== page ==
Published: 07-08-2015 11:09 am
Updated: 07-08-2015 11:19 am
AO is increased use of general knowledge applied to social-settings (social categories) and activates the mentalizing areas more than personality-traits because personality-traits is individual specific (less general) and CO. [1,2]
Another thing is that AO-individuals probably have a stronger DMN activation at rest than CO-individuals. 
"The results revealed that social category-related behavioral information showed more activation in mentalizing areas (medial prefrontal cortex, anterior temporal lobe, bilateral temporo-parietal junction, posterior cingulate cortex) than trait-related information. This increased activation is interpreted in terms of the impact of autobiographical memories, greater variance among members of social categories than individual traits, a higher construal level (i.e., abstractness), and larger perceived group size."
"When imagining another individual, multi-voxel patterns of fMRI activation in the medial prefrontal cortex (mPFC) contained information about the individual's unique combination of personality traits. The authors propose that, in concert with other regions, the mPFC assembles a model of another's personality that is ultimately used to predict behavior."
"Humans readily adopt an intentional stance to other people, comprehending their behavior as guided by unobservable mental states such as belief, desire, and intention. We used fMRI in healthy adults to test the hypothesis that this stance is primed by the default mode of human brain function present when the mind is at rest. We report three findings that support this hypothesis. First, brain regions activated by actively adopting an intentional rather than nonintentional stance to a social stimulus were anatomically similar to those demonstrating default responses to fixation baseline in the same task. Second, moment-to-moment variation in default activity during fixation in the dorsomedial PFC was related to the ease with which participants applied an intentional—but not nonintentional—stance to a social stimulus presented moments later. Finally, individuals who showed stronger dorsomedial PFC activity at baseline in a separate task were generally more efficient when adopting the intentional stance and reported having greater social skills. "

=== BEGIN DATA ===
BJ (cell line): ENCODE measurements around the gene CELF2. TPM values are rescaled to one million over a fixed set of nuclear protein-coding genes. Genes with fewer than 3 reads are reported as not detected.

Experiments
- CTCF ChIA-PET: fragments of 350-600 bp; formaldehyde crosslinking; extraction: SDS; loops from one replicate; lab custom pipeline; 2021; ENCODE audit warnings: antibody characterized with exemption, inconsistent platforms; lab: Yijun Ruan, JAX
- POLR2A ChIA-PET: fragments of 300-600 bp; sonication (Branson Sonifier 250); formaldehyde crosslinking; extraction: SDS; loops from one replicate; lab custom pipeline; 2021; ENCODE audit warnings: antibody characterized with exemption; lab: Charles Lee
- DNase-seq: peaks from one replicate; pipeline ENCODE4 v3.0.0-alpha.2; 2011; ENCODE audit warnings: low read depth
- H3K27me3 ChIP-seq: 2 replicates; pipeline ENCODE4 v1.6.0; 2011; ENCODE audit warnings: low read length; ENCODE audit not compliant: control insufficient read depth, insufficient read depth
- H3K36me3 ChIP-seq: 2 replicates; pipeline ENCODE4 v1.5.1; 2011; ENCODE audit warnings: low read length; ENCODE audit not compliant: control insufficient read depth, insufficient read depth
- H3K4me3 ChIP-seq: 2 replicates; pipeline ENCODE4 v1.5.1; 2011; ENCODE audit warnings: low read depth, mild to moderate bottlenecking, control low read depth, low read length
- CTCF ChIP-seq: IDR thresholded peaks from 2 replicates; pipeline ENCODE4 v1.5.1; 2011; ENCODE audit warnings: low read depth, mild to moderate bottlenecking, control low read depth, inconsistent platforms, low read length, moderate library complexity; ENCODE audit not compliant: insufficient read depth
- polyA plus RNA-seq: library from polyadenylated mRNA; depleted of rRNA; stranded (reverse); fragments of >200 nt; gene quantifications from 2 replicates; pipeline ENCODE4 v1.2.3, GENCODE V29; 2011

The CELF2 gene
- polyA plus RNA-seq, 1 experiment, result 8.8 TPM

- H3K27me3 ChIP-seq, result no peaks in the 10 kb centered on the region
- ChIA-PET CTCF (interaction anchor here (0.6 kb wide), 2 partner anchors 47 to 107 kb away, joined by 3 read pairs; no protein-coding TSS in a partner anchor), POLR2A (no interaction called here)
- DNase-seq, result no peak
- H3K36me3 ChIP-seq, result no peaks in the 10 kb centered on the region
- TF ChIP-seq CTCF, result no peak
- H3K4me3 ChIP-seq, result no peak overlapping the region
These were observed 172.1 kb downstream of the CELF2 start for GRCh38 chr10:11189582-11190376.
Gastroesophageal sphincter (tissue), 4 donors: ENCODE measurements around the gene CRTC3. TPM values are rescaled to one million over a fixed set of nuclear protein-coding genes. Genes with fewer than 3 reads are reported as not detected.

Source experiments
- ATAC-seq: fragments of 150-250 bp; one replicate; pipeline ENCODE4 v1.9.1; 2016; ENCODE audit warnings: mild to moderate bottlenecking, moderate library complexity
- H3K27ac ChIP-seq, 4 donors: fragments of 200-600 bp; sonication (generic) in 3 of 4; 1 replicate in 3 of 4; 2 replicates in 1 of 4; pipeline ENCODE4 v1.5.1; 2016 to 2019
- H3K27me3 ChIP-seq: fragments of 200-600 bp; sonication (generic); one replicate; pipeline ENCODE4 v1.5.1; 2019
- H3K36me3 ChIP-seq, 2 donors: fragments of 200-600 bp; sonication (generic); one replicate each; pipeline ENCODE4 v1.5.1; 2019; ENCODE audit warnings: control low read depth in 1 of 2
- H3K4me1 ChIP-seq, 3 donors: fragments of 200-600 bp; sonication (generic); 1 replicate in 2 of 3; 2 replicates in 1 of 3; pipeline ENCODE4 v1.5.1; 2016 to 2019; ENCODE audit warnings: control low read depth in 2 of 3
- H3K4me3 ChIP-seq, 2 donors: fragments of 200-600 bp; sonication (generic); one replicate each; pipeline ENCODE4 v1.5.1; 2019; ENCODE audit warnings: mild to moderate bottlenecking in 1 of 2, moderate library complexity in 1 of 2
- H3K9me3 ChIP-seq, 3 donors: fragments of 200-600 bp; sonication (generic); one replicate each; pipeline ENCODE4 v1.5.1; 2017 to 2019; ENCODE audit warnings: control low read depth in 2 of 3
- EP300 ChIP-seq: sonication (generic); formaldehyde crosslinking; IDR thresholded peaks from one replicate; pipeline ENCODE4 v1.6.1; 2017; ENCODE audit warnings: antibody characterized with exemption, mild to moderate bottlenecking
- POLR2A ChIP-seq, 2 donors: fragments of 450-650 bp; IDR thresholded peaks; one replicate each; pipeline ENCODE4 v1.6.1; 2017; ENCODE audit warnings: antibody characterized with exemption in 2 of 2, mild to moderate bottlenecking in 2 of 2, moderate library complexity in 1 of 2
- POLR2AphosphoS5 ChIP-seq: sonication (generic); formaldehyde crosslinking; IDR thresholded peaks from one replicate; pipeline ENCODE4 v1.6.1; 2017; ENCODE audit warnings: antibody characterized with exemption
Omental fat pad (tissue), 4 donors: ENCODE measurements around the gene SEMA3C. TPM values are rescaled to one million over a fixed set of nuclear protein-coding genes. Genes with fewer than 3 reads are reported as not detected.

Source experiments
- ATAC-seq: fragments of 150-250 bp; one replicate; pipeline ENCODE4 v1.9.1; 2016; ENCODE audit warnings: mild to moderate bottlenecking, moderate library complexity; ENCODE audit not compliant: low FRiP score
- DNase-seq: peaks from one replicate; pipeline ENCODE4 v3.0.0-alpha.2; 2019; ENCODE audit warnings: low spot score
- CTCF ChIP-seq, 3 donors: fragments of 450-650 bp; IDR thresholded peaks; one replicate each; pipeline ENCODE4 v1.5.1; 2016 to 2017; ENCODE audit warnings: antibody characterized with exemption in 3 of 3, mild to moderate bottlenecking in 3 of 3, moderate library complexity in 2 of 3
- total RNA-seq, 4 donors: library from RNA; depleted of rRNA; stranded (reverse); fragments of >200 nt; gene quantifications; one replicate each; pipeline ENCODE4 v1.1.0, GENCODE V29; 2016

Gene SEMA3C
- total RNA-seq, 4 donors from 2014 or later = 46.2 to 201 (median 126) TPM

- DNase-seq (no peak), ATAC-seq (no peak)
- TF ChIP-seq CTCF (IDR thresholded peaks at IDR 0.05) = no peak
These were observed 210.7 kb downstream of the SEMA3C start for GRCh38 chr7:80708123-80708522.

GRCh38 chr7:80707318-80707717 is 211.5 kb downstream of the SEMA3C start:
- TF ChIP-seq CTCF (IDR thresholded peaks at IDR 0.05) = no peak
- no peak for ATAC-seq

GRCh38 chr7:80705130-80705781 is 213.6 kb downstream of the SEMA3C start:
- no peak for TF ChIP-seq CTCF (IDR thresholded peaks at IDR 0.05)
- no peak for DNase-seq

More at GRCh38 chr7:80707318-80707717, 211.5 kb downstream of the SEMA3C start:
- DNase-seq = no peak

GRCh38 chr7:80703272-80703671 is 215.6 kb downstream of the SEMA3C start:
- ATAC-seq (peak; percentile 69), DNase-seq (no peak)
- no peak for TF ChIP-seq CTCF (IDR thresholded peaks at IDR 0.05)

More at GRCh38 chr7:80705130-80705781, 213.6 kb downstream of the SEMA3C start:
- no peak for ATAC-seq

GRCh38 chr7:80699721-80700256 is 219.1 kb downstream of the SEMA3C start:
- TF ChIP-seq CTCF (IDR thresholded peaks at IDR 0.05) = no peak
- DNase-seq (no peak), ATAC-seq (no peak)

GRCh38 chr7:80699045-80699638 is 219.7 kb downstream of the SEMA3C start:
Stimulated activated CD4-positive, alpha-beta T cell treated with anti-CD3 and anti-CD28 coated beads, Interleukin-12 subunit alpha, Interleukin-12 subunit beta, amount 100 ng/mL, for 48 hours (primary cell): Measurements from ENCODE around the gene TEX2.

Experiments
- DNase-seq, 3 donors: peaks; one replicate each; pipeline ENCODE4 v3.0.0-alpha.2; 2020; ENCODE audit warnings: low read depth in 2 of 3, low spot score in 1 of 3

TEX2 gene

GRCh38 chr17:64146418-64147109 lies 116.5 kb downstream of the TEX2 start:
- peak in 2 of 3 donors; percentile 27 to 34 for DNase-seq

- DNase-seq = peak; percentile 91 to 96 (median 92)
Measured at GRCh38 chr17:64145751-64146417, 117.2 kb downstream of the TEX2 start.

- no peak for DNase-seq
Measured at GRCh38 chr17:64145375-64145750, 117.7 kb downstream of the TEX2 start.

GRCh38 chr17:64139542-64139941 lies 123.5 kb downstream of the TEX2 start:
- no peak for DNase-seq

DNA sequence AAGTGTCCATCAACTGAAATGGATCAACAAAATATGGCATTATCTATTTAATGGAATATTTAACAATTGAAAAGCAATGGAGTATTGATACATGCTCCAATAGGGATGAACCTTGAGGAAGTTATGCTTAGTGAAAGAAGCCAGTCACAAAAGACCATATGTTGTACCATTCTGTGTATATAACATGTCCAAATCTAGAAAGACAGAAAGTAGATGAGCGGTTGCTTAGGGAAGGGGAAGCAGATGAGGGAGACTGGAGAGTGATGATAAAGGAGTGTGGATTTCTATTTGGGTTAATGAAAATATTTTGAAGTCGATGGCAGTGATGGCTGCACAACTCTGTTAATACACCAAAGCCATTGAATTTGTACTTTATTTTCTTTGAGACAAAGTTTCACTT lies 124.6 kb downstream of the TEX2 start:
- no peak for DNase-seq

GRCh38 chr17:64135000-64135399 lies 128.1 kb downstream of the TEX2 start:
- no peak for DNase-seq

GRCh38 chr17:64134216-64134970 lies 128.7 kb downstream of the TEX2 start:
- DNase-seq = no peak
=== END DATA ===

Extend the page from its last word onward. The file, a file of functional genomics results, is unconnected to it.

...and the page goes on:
Yeah, this is really interesting! So basically personality-related information is complex social information, while literal social information is categories, identity, gender, nationality, etc etc? :)
Christian likes this post.
Published: 07-08-2015 03:42 pm
No I'm thinking the other way around.
"social category-related behavioral information showed more activation in mentalizing areas (medial prefrontal cortex, anterior temporal lobe, bilateral temporo-parietal junction, posterior cingulate cortex) than trait-related information."
Social-categories showed more activation of mentalizarion than personality-traits.
Social-categories are more abstract than personality-traits..
Published: 07-09-2015 05:28 am
Updated: 07-09-2015 05:32 am